Jonah 1:12
Parallel Verses
New Living Translation
"Throw me into the sea," Jonah said, "and it will become calm again. I know that this terrible storm is all my fault."

King James Bible
And he said unto them, Take me up, and cast me forth into the sea; so shall the sea be calm unto you: for I know that for my sake this great tempest is upon you.

Darby Bible Translation
And he said unto them, Take me up, and cast me forth into the sea; so shall the sea be calm unto you: for I know that because of me this great tempest is upon you.

World English Bible
He said to them, "Take me up, and throw me into the sea. Then the sea will be calm for you; for I know that because of me this great storm is on you."

Young's Literal Translation
And he saith unto them, 'Lift me up, and cast me into the sea, and the sea doth cease from you; for I know that on my account this great tempest is upon you.'

Jonah 1:12 Parallel
Commentary
Jonah 1:12 Parallel Commentaries
Library
Sign Seekers, and the Enthusiast Reproved.
(Galilee on the Same Day as the Last Section.) ^A Matt. XII. 38-45; ^C Luke XI. 24-36. ^c 29 And when the multitudes were gathering together unto him, ^a 38 Then certain of the scribes and Pharisees answered him, saying, Teacher, we would see a sign from thee. [Having been severely rebuked by Jesus, it is likely that the scribes and Pharisees asked for a sign that they might appear to the multitude more fair-minded and open to conviction than Jesus had represented them to be. Jesus had just wrought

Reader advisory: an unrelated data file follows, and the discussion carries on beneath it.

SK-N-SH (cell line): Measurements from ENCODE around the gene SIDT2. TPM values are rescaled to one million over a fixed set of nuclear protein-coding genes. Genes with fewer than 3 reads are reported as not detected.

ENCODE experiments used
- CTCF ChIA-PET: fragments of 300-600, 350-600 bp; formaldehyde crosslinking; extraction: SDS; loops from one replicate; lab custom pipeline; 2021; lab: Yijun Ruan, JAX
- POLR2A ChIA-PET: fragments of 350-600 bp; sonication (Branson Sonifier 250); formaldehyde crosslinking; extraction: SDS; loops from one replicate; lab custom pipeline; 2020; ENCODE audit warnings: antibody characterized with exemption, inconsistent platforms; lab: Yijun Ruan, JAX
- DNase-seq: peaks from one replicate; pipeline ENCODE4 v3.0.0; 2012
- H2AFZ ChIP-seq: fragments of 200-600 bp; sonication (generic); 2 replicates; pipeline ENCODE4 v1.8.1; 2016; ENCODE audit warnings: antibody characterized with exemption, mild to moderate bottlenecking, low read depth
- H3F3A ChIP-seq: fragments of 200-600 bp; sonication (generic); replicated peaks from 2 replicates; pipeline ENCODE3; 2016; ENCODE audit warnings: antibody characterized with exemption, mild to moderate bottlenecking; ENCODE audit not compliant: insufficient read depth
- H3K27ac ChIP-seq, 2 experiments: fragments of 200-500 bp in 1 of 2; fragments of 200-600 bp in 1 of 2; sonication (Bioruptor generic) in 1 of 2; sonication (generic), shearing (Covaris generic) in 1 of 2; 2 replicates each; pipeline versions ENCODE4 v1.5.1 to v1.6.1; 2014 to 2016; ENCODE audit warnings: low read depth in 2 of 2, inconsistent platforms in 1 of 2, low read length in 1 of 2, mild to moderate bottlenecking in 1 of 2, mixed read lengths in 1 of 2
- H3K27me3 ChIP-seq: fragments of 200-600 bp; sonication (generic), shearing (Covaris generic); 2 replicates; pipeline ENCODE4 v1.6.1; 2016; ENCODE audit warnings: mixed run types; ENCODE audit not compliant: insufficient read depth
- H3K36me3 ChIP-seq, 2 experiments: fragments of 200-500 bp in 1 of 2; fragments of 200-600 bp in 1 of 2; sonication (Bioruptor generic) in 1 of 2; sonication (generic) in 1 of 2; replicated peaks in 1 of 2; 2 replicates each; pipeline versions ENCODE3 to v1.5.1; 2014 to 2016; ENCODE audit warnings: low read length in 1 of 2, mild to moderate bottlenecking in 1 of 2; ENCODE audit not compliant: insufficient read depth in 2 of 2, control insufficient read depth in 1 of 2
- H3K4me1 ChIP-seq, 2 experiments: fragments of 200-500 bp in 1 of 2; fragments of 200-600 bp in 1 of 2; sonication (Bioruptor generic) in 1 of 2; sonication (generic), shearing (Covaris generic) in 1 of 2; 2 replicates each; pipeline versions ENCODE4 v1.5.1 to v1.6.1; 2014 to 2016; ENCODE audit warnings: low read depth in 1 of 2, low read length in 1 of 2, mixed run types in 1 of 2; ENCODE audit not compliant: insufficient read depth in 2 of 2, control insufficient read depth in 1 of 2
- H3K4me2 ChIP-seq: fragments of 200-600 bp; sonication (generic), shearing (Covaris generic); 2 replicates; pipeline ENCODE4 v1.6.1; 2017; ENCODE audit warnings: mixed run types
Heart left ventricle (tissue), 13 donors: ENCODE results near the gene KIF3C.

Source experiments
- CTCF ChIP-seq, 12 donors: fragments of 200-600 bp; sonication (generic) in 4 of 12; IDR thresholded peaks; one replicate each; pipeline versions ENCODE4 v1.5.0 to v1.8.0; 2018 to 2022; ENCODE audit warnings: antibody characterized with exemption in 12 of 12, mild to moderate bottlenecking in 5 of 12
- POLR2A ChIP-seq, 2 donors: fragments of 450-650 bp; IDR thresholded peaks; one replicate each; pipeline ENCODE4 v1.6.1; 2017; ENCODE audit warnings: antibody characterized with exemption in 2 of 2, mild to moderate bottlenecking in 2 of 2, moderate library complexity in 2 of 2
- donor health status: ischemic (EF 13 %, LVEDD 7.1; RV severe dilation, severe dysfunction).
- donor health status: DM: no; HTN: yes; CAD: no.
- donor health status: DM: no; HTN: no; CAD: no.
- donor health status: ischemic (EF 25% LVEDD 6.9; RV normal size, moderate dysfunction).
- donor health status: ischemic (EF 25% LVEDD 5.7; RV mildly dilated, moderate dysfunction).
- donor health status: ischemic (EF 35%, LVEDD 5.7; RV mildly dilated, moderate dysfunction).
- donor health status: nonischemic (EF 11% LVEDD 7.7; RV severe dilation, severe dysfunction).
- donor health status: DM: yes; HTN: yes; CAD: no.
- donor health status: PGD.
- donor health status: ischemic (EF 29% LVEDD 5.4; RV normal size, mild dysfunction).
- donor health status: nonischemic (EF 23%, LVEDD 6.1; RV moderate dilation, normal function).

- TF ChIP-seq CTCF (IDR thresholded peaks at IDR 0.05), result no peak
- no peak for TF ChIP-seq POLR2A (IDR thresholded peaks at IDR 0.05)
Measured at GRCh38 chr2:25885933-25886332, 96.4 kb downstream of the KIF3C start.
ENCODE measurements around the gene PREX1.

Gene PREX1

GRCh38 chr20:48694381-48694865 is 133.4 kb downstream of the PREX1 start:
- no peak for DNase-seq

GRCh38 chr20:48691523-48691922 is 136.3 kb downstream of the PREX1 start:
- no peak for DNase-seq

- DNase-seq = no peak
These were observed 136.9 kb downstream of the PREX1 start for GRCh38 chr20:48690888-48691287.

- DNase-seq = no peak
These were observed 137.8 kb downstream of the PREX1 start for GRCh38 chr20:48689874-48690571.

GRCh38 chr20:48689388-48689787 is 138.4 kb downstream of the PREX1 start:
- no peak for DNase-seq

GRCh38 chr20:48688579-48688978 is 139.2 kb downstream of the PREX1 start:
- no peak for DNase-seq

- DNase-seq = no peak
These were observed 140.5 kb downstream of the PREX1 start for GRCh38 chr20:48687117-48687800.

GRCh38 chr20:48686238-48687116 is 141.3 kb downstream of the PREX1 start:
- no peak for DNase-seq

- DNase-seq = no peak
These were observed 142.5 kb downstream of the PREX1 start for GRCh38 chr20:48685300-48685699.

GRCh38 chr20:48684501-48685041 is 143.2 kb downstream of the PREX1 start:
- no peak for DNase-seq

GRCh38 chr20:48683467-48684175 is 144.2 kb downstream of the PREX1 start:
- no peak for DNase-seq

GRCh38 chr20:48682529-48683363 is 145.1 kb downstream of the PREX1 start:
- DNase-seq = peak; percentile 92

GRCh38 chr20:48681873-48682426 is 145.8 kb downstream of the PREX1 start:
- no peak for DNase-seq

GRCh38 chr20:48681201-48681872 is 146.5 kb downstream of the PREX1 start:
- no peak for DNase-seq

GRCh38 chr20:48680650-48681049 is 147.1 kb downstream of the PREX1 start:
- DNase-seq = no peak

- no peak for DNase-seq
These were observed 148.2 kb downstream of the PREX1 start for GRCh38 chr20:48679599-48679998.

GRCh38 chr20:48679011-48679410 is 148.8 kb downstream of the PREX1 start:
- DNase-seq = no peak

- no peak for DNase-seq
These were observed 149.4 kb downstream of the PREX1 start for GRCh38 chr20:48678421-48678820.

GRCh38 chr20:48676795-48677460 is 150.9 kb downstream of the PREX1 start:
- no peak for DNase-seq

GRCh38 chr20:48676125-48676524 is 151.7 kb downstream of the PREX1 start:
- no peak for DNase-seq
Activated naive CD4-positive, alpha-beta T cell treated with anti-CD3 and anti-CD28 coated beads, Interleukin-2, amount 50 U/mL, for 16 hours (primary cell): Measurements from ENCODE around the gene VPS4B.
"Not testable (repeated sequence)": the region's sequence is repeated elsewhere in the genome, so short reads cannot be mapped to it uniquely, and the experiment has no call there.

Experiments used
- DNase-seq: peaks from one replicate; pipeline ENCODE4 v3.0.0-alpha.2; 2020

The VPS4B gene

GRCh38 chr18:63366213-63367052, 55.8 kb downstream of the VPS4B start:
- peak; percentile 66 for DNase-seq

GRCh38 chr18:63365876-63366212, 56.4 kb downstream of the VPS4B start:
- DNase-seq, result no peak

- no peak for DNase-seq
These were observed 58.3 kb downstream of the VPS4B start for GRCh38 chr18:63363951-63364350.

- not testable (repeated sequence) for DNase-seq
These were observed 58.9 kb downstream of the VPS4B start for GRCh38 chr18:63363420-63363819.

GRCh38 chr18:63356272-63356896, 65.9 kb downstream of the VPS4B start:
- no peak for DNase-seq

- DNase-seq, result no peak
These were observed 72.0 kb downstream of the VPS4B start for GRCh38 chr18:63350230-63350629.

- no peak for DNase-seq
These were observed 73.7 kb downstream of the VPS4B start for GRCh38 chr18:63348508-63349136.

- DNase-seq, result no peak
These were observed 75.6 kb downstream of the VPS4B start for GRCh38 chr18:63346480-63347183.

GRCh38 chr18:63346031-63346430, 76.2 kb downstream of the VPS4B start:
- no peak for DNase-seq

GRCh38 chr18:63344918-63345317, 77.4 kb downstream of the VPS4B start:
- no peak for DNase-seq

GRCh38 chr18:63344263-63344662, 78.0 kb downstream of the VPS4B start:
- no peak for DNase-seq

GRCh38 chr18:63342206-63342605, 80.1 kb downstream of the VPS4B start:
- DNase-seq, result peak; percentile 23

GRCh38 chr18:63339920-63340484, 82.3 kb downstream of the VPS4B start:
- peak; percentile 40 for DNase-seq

J. W. McGarvey—The Four-Fold Gospel

Nature of Covenanting.
A covenant is a mutual voluntary compact between two parties on given terms or conditions. It may be made between superiors and inferiors, or between equals. The sentiment that a covenant can be made only between parties respectively independent of one another is inconsistent with the testimony of Scripture. Parties to covenants in a great variety of relative circumstances, are there introduced. There, covenant relations among men are represented as obtaining not merely between nation and nation,
John Cunningham—The Ordinance of Covenanting

Jonah
The book of Jonah is, in some ways, the greatest in the Old Testament: there is no other which so bravely claims the whole world for the love of God, or presents its noble lessons with so winning or subtle an art. Jonah, a Hebrew prophet, is divinely commanded to preach to Nineveh, the capital of the great Assyrian empire of his day. To escape the unwelcome task of preaching to a heathen people, he takes ship for the distant west, only to be overtaken by a storm, and thrown into the sea, when, by
John Edgar McFadyen—Introduction to the Old Testament

Cross References
2 Samuel 24:17
When David saw the angel, he said to the LORD, "I am the one who has sinned and done wrong! But these people are as innocent as sheep--what have they done? Let your anger fall against me and my family."

1 Chronicles 21:17
And David said to God, "I am the one who called for the census! I am the one who has sinned and done wrong! But these people are as innocent as sheep--what have they done? O LORD my God, let your anger fall against me and my family, but do not destroy your people."

Jonah 1:11
And since the storm was getting worse all the time, they asked him, "What should we do to you to stop this storm?"

Jonah 1:13
Instead, the sailors rowed even harder to get the ship to the land. But the stormy sea was too violent for them, and they couldn't make it.

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